Monday, October 09, 2006

The power of positive (and negative) thinking about aging

I wanted to pass on the graphic below, from the Thursday, Oct. 5 New York Times, taken from an article on robustness versus frailty in aging. Why do some people still run marathons at age 72 while others show 'frailty', i.e. weakness, exhaustion, weight loss, and loss of muscle mass and strength? In many cases undetected cardiovascular constrictions may be at issue. What is striking is the apparent correlation of positive attitude towards aging with staying healthy longer. This is yet another example of how anticipation can shape an actual outcome. (see the 9/11/06 post on construals and performance).

Click to enlarge picture.

On average, people who had a positive view of aging when 50 years old lived an average of 7.6 years longer than those who did not hold those views. It is, of course, hard to sort out what is cause and what is effect. Some of the people with negative attitude about aging may have intuited or know that they were not really physically well. Still it seems likely that self image and stereotypes of aging play a strong role.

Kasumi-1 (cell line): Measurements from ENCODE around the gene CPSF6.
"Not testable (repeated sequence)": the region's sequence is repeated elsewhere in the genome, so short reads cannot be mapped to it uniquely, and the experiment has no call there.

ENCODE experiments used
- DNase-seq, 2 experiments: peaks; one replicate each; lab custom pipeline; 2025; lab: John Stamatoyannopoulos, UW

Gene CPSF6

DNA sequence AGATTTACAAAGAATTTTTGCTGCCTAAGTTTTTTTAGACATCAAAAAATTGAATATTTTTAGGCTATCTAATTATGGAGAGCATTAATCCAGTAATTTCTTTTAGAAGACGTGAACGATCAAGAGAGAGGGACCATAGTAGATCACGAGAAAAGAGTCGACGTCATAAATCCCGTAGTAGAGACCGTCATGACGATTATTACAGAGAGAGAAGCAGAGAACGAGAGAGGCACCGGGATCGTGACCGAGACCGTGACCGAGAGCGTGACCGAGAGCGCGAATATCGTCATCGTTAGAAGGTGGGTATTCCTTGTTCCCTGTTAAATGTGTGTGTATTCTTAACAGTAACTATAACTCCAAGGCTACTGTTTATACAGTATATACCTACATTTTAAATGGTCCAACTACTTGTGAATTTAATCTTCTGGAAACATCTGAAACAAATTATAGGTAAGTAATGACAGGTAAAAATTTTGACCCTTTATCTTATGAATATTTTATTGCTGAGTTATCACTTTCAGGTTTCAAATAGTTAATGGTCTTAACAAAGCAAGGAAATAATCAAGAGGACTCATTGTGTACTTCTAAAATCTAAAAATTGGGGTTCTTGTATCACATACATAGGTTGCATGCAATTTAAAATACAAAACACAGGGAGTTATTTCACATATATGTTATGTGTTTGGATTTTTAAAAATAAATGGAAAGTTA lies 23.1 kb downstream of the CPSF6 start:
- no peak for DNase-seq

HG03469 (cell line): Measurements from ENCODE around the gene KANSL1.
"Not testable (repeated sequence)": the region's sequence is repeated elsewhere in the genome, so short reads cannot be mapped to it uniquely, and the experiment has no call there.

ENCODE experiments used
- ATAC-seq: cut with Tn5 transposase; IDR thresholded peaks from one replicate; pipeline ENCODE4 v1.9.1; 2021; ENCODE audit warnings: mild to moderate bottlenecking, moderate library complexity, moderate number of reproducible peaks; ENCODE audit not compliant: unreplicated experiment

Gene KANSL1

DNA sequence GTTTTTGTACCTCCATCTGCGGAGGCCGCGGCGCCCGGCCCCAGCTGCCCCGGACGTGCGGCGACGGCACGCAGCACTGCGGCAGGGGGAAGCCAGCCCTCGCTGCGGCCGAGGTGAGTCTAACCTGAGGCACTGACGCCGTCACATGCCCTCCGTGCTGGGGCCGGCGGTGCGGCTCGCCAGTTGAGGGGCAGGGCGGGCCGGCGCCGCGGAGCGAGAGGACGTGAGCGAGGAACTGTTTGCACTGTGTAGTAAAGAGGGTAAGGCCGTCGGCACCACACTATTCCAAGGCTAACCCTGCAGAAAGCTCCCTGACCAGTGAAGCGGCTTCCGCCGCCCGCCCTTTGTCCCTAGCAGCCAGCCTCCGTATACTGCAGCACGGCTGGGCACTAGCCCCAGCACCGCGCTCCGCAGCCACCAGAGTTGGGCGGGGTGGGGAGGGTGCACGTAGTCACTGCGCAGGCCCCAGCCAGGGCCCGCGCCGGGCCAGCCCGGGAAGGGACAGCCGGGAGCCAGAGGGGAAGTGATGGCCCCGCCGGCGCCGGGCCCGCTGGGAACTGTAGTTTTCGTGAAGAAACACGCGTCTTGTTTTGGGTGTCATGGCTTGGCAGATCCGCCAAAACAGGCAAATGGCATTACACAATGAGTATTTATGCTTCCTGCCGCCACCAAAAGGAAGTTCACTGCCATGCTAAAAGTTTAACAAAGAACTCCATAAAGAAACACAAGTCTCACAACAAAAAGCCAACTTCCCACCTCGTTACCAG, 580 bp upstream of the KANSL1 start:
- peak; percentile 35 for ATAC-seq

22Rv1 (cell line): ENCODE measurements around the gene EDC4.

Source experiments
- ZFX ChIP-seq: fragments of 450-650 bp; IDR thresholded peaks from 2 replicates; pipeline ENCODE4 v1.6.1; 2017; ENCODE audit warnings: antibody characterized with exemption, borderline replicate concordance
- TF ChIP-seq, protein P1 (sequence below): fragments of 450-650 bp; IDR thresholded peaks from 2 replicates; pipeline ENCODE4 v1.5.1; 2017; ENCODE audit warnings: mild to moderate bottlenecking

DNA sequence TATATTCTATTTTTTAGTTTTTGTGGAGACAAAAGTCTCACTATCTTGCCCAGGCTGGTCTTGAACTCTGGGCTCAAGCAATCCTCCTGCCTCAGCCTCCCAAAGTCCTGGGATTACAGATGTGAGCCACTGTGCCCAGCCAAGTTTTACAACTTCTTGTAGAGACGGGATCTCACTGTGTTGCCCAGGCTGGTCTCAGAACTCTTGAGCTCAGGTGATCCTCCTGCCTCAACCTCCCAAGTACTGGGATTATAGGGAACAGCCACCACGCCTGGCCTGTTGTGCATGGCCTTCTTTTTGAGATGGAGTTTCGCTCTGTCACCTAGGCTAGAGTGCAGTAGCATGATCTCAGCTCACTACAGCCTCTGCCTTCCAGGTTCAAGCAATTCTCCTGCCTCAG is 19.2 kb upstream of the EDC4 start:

From the article: "When Becca Levy, a psychologist at Yale University, began her work on stereotypes’ effects on the elderly, she was not sure that she would find anything of note. ... a method that was used to study the effects of stereotypes about race and gender. The idea is to flash provocative words too quickly for people to be aware they read them. In her first study, Dr. Levy tested the memories of 90 healthy older people. Then she flashed positive words about aging like “guidance,” “wise,” “alert,” “sage” and “learned” and tested them again. Their memories were better and they even walked faster. Next, she flashed negative words like “dementia,” “decline,” “senile,” “confused” and “decrepit.” This time, her subjects’ memories were worse, and their walking paces slowed.

Thomas Hess, a psychology professor at North Carolina State University, came to a similar conclusion about the effects of stereotypes of aging. In his studies, older people did significantly worse on memory tests if they were first told something that would bring to mind aging stereotypes. It could be as simple as saying the study was on how aging affects learning and memory. They did better on memory tests if Dr. Hess first told them something positive, like saying that there was not much of a decline in memory with age."

1 comment:

  1. Fascinating, isn't it? So maybe 60 is the new 40. I wrote about this research, too, as have several other folks. I think we're just at the forefront of some very interesting research and findings in this area, as more and more people decide to rebel against our cultural stereotypes about aging. Thanks for your insights.